Recently I was lucky enough to meet Ben Tarnoff, the author of The Bohemians: Mark Twain and the San Francisco Writers who Reinvented American Literature (2014, Penguin Press). Ben happens to be my neighbor’s son-in-law, and he graciously agreed to meet with our book group. Bohemians is an engaging, colorful account of a period of American literary history that I for one knew nothing about. Ben focuses on the four best known San Francisco-based writers of the post-Civil-War period—Twain, Bret Harte, and the poets Charles Warren Stoddard and Ina Coolbrith (the first poet laureate of California). Twain and Harte wrote bold, irreverent California-based stories, fiction that was new and wholly American.
Now–I haven’t finished the book, and while I can highly recommend it based on the two-thirds of it I’ve read, I’m bringing up Ben because of what he said about the writer’s life–his own. I asked him if any part of the book had been especially difficult to write, and he said, “All of it.” He said he’d finish every day of work convinced the pages he’d just written were absolutely terrible. If he felt jazzed about what he’d written, he was sure to find it abysmal the next day.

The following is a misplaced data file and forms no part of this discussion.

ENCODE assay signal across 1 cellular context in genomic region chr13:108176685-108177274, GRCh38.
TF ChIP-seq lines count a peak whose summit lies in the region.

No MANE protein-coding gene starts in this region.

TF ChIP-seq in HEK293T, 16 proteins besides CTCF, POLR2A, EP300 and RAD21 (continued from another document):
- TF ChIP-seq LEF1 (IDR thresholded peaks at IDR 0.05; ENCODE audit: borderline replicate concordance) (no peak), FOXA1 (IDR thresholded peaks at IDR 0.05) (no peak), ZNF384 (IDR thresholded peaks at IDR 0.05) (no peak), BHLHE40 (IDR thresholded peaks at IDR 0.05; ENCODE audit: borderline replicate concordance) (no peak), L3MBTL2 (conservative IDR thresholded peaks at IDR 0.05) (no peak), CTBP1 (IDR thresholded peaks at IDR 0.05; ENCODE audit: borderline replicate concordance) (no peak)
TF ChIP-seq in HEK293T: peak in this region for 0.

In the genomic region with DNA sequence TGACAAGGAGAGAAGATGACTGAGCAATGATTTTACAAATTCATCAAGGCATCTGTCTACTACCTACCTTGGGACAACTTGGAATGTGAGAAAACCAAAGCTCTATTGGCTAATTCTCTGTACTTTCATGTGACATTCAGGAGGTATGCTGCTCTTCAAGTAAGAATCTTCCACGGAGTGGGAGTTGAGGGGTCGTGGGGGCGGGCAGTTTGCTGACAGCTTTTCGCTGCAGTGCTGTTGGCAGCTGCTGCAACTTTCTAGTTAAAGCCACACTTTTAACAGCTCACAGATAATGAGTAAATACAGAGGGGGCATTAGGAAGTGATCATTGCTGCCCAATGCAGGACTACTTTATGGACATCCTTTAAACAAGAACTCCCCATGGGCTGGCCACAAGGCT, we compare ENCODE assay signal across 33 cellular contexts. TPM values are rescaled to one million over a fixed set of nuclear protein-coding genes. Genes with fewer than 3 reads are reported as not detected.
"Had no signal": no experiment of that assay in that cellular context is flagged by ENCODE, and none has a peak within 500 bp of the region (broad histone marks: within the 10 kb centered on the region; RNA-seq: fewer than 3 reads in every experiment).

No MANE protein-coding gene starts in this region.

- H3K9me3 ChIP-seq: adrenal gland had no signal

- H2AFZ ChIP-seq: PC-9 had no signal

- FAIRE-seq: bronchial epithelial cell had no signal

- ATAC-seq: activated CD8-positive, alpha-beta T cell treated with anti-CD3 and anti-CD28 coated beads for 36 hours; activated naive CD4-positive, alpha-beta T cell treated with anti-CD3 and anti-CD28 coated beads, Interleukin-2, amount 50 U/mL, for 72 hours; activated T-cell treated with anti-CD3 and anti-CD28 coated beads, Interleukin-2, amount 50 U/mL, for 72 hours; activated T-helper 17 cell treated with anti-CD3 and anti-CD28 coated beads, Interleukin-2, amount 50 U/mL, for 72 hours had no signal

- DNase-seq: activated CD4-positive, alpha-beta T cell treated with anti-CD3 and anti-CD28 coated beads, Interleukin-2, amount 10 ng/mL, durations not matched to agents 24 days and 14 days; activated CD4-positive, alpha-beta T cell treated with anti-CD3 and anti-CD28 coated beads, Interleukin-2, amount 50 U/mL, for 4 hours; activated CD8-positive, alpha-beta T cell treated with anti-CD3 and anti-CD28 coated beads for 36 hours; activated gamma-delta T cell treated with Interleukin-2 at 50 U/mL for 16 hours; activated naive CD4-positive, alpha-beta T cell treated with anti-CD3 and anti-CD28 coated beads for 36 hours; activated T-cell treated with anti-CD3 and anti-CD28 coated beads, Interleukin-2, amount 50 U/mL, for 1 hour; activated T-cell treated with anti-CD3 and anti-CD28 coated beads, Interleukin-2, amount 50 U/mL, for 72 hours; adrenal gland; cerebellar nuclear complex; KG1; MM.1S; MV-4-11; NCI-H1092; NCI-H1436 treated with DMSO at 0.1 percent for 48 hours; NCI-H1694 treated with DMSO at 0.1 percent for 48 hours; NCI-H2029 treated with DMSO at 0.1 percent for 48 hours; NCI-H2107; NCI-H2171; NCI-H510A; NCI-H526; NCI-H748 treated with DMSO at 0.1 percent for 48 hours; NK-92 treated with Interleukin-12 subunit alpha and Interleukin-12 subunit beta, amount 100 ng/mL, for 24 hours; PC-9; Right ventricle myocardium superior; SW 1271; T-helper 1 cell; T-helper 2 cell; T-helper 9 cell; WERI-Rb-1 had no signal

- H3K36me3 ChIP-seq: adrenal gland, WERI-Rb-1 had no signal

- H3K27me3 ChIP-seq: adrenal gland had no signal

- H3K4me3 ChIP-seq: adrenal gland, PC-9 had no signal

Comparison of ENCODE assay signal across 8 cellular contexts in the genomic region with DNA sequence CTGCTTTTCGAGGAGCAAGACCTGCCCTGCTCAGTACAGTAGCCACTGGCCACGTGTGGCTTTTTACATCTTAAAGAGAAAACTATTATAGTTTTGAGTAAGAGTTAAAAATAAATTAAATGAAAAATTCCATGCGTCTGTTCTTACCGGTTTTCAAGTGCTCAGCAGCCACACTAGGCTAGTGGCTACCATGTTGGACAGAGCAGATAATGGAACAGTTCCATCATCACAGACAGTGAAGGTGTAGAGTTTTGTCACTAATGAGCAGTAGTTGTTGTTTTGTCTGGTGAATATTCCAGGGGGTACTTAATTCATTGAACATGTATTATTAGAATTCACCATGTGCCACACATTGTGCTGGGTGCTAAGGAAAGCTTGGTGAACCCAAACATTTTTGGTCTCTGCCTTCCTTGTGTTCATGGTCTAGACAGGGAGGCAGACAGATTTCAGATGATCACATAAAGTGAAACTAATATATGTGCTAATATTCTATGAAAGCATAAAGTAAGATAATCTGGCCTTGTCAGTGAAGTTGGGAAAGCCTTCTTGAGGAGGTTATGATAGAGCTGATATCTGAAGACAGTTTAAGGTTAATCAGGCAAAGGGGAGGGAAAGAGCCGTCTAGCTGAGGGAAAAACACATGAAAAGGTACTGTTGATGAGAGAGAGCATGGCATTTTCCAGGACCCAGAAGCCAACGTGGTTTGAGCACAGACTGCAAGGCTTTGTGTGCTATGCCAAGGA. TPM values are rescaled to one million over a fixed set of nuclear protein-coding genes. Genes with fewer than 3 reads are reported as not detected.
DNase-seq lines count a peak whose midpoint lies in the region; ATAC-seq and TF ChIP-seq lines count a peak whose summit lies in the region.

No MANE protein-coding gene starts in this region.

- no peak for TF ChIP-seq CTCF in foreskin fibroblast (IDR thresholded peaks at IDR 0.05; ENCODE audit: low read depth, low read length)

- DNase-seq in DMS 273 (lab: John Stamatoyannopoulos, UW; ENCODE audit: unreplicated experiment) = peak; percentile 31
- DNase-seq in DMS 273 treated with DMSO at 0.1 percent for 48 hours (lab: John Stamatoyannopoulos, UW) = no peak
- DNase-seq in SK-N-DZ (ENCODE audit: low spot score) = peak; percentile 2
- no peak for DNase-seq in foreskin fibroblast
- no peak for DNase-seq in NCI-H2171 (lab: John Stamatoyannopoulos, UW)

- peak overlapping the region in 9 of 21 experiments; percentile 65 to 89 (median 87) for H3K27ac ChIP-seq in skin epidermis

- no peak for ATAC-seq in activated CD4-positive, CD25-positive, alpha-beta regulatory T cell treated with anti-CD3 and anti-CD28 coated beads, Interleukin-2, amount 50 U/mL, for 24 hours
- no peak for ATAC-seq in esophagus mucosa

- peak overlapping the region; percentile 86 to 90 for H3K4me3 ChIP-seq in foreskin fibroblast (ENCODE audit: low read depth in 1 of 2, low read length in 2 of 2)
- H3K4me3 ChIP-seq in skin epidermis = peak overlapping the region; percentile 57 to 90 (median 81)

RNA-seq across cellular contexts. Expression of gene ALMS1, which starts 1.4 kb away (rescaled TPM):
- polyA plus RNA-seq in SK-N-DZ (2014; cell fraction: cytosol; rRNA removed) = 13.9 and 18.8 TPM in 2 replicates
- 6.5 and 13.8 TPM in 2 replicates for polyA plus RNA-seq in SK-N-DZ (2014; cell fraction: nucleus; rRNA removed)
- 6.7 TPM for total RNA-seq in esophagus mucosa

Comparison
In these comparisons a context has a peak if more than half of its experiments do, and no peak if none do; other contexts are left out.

A successful young writer (he’s also the author of A Counterfeiter’s Paradise, a history of the early years of the American financial system) doubting his abilities at every turn. What else is new, you say? True enough, but it’s always comforting to hear a published writer confess his or her insecurities. I almost felt a stab of pity: I feel good about my writing some days; I don’t think it’s awful every day! I almost got there, to the stab, but I only got as far as near pity. The fact is, whatever his method is, it’s working. His book is beautifully written (at least the part I’ve read is). And I look forward to his next work, whatever that may be—and good Lord, we didn’t even get around to asking him what he was working on.